Angel investors are helping create jobs while big corporates are reluctant to invest. Time the taxman realised that.
About three years ago, Anup Kuruvilla left his corporate banking job in Hong Kong to return to Bangalore and assemble a group of wealthy individuals willing to place small, early-stage bets on fledgling founders.
1Crowd, the platform Kuruvilla and his partners helped set up, has 500 investors. Members co-invest with 1Crowd Fund, sharing the risks in mentoring young ventures: Some are bound to fold. The first successful exit, likely to occur when any of 1Crowd’s current stable of 21 firms goes in for Series B funding, is still some ways off. The name of the game is patience.
And that’s one thing in short supply with the Indian government. The revenue authorities have been hounding tiny companies over money raised from investors, claiming their valuations are fraudulent and slapping them with a 30 percent tax, as though the fundraising is income. The “angel tax” has left early-stage investors exasperated. A recent clarification on how startups can seek exemption from the levy has made things more complicated.
Yet the tax department’s overreach hasn’t dimmed the Indian startup community’s optimism. There are three reasons: last year’s $16 billion sale of Bangalore-based Flipkart Online Services Pvt. to Walmart Inc.; crashing local data prices; and the embrace of artificial intelligence by the outsourcing industry.
Serving the U.S. business market from afar has been the traditional route to success for Indian tech. From the days of the Y2K bug, throwing cheap and abundant code-writing talent at business problems of Fortune 500 corporations is what earned Bangalore its edge.
But exploiting labor-cost arbitrage with the West to become the next Infosys Ltd. isn’t what excites the technology hub today. Gururaj Potnis, who cut his teeth in outsourcing, is building HappiDoc, which uses machine learning to help the global pharma industry connect with doctors online more effectively than via salespeople. (American urologists are more likely to open emails sent to them at noon, while gynecologists prefer to sift through marketing material at 6 a.m. Don’t ask why that’s so, Potnis tells me.)
Flipkart’s lucky break notwithstanding, the newest startup vintage is also wary of rushing headlong into domestic consumer-oriented businesses. Success in this market of 1.3 billion people is all about hefty price discounting underwritten by brute money power. TaxiForSure was doing well, but it didn’t stand a chance against SoftBank Group Corp.-funded Ola, which bought the Bangalore-based ride-hailing app in 2015 for $200 million. Satej Sirur, a Cornell University computer scientist who was TaxiForSure’s head of strategy, is back to serving the U.S. market with an online tool to make professional-looking short videos in a few minutes at a fraction of the usual cost. Rocketium gets 45 percent of subscriptions from North American businesses, nonprofits and universities. We’re still talking about $250,000 in annual revenue for Rocketium and just about double that for HappiDoc, but it’s a start.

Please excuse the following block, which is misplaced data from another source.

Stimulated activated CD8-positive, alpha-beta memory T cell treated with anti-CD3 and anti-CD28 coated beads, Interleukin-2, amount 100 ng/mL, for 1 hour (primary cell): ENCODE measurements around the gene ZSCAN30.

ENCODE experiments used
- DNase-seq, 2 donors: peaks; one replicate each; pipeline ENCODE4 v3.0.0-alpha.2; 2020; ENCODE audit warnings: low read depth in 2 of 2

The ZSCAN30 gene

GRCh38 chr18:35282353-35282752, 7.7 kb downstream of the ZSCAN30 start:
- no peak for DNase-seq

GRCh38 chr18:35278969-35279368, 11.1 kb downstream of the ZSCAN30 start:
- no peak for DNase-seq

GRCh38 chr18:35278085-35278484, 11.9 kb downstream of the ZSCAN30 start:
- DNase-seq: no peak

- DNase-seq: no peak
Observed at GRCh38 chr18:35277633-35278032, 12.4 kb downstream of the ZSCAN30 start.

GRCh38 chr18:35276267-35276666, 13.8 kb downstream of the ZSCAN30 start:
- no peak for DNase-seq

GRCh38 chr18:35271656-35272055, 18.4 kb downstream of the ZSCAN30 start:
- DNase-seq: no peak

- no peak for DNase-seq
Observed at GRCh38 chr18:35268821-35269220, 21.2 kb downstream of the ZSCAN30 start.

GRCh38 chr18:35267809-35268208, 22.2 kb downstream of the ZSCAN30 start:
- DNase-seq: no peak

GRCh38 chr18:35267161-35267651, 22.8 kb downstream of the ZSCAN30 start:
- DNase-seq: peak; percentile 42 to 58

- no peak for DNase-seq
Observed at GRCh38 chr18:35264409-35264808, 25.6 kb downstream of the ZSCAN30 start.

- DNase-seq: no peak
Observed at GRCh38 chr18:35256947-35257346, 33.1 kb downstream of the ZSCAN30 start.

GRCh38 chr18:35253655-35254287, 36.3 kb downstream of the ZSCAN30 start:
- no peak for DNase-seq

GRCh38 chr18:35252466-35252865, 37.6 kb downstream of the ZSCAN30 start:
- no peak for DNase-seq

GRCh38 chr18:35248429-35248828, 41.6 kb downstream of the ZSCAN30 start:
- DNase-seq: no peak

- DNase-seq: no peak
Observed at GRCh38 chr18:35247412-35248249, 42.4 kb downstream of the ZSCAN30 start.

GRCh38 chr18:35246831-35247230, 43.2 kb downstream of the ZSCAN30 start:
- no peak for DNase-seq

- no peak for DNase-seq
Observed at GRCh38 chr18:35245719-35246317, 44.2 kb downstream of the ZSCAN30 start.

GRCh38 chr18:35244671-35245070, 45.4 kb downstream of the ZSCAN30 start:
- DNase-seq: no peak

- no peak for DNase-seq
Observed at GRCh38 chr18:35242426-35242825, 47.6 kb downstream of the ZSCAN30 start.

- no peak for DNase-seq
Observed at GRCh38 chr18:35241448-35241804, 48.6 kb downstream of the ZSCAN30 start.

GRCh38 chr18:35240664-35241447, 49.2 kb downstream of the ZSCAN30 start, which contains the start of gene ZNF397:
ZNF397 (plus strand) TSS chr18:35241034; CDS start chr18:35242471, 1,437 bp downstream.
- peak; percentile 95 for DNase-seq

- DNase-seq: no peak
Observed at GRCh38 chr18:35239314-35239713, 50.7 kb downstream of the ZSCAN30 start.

Even as retail, grocery, food delivery and ride-hailing become a preserve of the better-funded firms, digital media is flourishing. At 6.8 gigabytes per month, mobile data usage per active smartphone is more than in Western Europe, and double Latin American levels. By 2024, Indian smartphone ownership is forecast to almost double to 1 billion.
Reliance Jio Infocomm Ltd., the mobile operator that unleashed the price war in India’s data market, destroyed thousands of telecom jobs as rivals were forced to merge or shut. But Jio’s impact on entrepreneurship shouldn’t be underestimated. If HotStar, 21st Century Fox Inc.’s local-streaming platform, rode India’s data revolution to acquire 75 million users by the end of 2017 (versus 5 million for Netflix Inc.), it was because a cricket-crazy nation wants matches for free, and advertisers are happy to finance this habit. Google executive Kavita Shenoy and operations researcher Anand Gopal quit their jobs to help HotStar track delivery of all the promises they were making to advertisers. Now their company, Voiro Technologies, sells its software to several digital publishers and streaming apps.
For the dozen Indian startups worth more than $1 billion, there’s no dearth of financing. The likes of 1Crowd, whose sub-$700,000 checks provide the first flush of capital, are still rare though. “It’s a cottage industry,” as Kuruvilla says. Here again, the good news is that Sequoia Capital, the Silicon Valley venture firm that backed Apple Inc. and Airbnb Inc., is stepping up to the plate, offering $1.5 million in seed funding.
Angel investors are helping create employment when big Indian companies are reluctant to invest. Jobs will be a big issue in India’s coming general elections. No matter who wins, a hard left-turn in economic policies is almost guaranteed. But income redistribution without wealth creation is a dead end. Everyone can see that, except the taxman. -Bloomberg
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